Osteoarthritis (OA) is the most prevalent joint disease. Although aging represents one of the most important risk factors for OA, mechanisms leading to the aging-related cartilage degeneration remain to be determined. In particular, early changes that predispose to cell death and matrix disruption are not well characterized. Autophagy plays a fundamental role in cellular homeostasis, prevents aging-related pathology and extends lifespan In model organisms. It is a major physiological mechanism that targets altered and dysfunctional cytosolic macromolecules, membranes and organelles for delivery to lysosomes for degradation and recycling of its constituents. In articular cartilage, a postmitotic tissue which is characterized by a very low rate of cell turnover this mechanism would appear to be essential to maintain normal cell function and survival. Our preliminary results indicate that autophagy is constitutively active and apparently protective process for the maintenance of homeostasis in normal cartilage. By contrast, cartilage aging and OA in humans and experimental models are associated with a reduction of key autophagy mediators ULK1, Beclini and LC3 in articular cartilage, and this was accompanied by an increase in chondrocyte apoptosis. Based on these findings we propose the hypothesis that 'Aging-related and joint injury-induced inhibition of autophagy compromises chondrocyte survival and biosynthetic capacity, leading to failure of tissue homeostasis and initiating OA pathogenesis.' The proposed aims will test three specific hypotheses: (1) Cartilage aging is associated with abnormal expression of autophagy regulators and autophagy flux in a site and zone specific pattern and this is linked to protein aggregate formation, cell death and altered gene expression;(2) Experimental or aging-related spontaneous inhibition of autophagy regulators in chondrocytes results in abnormal biosynthetic responses and cell death;and (3) Pharmacological enhancement of autophagy ameliorates surgically-induced and aging-related OA.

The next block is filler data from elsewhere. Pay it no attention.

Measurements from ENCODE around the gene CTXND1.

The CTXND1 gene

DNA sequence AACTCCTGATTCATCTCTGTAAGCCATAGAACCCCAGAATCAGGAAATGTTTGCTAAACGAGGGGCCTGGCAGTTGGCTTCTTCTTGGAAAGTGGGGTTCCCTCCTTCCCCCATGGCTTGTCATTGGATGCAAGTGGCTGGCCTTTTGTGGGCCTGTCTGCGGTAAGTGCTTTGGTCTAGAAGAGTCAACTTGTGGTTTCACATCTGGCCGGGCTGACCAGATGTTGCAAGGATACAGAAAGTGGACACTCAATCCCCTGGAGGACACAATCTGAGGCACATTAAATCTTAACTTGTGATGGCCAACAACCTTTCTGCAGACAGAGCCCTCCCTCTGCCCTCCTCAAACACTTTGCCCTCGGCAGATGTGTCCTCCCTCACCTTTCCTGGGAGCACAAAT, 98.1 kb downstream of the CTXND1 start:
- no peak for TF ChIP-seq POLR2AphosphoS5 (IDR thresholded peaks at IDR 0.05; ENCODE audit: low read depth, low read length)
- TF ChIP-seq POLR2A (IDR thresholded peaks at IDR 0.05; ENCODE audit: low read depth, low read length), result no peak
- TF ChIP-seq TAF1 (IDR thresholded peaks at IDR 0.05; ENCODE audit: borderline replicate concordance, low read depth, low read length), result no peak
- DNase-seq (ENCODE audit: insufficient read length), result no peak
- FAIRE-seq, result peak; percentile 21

This project will open new perspectives on mechanisms of joint homeostasis in joint aging and OA pathogenesis. In addition to examining mechanisms that are activated in established OA we will address early changes in joint homeostasis that precede cell loss and matrix damage. Results from these studies have potential to discover new approaches to maintain joint health and new therapeutic targets for OA.
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